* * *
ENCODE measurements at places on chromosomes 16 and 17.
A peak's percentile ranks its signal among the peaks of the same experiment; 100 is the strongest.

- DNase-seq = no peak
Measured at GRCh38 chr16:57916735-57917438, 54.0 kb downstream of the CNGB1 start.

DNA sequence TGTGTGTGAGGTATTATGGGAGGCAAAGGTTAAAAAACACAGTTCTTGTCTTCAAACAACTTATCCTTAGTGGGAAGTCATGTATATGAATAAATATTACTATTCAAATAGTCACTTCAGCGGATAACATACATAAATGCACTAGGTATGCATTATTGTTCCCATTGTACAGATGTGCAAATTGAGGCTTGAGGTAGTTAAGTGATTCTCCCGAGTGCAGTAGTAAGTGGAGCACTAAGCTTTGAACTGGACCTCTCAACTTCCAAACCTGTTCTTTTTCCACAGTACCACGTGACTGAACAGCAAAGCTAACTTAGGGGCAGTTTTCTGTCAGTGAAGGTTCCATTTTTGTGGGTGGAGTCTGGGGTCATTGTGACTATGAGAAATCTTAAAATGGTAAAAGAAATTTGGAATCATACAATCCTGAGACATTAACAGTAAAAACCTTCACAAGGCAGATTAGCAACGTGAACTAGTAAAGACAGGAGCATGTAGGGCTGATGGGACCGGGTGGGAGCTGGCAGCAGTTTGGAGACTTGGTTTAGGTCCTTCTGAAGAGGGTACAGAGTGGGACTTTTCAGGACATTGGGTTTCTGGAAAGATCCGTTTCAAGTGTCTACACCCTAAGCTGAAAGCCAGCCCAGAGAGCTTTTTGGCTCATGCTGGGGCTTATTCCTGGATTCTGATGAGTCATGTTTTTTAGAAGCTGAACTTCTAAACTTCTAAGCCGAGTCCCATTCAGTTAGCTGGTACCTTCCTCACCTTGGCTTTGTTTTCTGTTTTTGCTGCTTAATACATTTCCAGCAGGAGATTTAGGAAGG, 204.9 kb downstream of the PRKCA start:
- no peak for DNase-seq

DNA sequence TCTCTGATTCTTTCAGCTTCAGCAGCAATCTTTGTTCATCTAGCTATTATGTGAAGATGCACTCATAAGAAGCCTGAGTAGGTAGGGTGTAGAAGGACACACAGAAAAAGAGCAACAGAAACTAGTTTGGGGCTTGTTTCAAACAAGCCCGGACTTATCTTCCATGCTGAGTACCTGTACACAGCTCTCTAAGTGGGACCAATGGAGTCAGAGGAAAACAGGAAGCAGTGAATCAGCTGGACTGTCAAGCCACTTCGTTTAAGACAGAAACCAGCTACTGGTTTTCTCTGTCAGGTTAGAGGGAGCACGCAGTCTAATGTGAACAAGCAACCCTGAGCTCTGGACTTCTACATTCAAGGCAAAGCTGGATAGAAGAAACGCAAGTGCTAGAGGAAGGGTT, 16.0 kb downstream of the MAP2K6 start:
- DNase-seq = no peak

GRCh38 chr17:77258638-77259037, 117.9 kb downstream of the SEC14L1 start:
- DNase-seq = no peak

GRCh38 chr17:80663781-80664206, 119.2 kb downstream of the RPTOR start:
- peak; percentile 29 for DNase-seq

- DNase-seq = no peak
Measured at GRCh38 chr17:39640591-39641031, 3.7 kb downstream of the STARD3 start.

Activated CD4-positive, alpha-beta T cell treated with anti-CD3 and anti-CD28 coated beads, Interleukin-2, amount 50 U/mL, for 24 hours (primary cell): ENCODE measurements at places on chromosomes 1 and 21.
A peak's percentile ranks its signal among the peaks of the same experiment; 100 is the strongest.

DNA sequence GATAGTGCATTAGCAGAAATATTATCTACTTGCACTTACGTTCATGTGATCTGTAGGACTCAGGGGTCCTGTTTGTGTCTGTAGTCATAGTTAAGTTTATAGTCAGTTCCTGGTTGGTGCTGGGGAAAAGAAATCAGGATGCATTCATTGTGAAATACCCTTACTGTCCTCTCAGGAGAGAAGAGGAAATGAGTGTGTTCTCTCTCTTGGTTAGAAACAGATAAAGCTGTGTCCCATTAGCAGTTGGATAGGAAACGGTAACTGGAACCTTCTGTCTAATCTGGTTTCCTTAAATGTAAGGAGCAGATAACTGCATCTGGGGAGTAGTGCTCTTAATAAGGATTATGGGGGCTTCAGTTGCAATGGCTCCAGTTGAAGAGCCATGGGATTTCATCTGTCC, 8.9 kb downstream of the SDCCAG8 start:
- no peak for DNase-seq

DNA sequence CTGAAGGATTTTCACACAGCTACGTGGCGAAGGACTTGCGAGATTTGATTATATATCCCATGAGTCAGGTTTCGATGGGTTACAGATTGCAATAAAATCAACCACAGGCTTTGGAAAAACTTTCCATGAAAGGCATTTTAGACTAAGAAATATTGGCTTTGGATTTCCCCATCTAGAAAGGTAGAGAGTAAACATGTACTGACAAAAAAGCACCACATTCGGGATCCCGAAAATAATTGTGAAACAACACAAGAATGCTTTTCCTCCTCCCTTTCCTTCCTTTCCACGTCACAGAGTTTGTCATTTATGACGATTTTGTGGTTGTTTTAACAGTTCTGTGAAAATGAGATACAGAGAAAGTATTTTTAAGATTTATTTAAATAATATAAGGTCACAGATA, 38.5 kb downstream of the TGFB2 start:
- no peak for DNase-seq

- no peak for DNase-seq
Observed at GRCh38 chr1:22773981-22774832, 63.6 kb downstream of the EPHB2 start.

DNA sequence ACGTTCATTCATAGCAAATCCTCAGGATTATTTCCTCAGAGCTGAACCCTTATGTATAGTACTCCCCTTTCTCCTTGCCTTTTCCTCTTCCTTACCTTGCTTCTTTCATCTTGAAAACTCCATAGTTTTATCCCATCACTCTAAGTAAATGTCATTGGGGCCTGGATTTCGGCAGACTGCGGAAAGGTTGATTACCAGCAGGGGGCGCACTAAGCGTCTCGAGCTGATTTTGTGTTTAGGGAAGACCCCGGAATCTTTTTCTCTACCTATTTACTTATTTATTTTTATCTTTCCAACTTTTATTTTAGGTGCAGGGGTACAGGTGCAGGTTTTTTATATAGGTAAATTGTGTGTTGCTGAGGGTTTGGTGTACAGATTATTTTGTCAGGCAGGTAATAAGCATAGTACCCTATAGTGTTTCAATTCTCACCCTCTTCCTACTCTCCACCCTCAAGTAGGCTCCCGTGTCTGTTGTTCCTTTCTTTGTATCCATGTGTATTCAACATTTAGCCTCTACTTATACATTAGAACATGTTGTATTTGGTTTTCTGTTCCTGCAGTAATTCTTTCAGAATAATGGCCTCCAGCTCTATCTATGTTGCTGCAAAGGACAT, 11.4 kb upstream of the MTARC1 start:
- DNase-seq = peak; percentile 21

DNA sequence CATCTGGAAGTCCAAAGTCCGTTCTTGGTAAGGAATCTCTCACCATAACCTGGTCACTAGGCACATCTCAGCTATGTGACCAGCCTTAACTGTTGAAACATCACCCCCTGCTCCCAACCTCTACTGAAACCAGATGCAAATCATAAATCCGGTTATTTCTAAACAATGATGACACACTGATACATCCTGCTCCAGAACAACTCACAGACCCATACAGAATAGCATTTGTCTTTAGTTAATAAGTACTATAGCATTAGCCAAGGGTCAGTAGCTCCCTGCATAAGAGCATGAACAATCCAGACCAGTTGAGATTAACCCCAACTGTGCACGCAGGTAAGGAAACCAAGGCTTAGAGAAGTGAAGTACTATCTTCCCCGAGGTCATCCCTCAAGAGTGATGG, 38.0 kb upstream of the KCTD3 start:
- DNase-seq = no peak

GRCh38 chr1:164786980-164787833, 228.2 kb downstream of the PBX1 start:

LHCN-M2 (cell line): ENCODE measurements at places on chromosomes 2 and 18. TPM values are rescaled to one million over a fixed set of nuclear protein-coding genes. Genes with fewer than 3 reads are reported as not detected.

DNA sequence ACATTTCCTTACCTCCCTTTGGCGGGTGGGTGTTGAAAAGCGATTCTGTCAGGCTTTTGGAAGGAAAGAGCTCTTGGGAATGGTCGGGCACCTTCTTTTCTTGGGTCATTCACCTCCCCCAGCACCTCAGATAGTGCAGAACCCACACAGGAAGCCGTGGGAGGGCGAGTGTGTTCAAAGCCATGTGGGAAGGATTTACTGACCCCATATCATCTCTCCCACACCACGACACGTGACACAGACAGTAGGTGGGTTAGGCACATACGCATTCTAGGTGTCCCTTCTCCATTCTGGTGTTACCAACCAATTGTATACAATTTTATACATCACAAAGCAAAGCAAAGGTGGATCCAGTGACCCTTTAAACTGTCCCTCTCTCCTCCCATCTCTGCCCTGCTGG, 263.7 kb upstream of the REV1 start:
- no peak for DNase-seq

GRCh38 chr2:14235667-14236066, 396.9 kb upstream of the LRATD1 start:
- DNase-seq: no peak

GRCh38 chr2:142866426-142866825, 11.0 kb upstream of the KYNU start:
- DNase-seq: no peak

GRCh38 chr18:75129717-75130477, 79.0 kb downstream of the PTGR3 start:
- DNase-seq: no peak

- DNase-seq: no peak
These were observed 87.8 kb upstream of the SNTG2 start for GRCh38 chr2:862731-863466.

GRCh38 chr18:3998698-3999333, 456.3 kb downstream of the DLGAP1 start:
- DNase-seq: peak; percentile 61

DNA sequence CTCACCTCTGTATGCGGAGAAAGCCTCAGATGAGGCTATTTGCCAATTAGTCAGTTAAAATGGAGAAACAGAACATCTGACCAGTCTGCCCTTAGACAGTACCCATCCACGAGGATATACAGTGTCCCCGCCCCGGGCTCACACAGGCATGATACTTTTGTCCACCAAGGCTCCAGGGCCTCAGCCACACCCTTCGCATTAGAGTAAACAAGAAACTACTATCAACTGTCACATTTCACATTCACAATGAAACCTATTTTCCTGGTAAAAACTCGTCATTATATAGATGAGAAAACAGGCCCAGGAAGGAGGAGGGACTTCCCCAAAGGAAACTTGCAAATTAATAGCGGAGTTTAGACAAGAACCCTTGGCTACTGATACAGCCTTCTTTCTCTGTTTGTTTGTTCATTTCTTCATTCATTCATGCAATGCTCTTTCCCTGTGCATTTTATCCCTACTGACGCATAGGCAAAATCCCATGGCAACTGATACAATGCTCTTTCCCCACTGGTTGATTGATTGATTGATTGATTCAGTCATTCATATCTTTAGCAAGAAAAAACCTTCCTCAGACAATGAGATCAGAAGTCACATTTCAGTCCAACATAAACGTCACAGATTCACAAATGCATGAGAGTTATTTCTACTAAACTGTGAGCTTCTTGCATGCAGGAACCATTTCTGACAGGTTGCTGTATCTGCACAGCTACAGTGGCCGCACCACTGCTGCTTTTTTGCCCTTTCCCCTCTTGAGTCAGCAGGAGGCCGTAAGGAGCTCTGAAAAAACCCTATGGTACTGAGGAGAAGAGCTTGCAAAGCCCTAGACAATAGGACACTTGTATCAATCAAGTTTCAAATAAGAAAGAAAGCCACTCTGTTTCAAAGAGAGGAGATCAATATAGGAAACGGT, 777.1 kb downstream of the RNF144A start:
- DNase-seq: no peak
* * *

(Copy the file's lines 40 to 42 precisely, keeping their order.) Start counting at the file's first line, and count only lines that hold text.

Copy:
- DNase-seq: peak; percentile 61

DNA sequence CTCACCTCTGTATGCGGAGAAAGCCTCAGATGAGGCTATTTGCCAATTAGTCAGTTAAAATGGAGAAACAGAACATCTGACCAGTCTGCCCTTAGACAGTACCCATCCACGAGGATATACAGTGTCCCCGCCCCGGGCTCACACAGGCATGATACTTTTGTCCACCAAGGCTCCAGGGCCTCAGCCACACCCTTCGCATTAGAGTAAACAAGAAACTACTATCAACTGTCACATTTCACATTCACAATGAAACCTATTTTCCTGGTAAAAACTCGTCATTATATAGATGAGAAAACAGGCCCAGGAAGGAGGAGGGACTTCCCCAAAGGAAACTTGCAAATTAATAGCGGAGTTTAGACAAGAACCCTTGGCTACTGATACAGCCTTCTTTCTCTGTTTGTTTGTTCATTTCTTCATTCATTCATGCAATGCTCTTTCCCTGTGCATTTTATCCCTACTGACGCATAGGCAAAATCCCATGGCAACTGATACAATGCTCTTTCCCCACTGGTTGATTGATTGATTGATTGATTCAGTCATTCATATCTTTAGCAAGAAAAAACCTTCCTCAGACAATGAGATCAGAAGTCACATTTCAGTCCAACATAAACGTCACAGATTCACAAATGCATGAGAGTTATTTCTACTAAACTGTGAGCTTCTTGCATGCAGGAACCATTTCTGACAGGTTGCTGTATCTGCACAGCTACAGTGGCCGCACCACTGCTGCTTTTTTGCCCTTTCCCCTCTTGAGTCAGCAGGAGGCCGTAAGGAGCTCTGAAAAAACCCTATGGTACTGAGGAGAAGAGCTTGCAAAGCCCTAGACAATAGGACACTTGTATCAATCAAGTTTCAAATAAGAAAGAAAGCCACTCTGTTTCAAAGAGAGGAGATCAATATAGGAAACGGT, 777.1 kb downstream of the RNF144A start:
- DNase-seq: no peak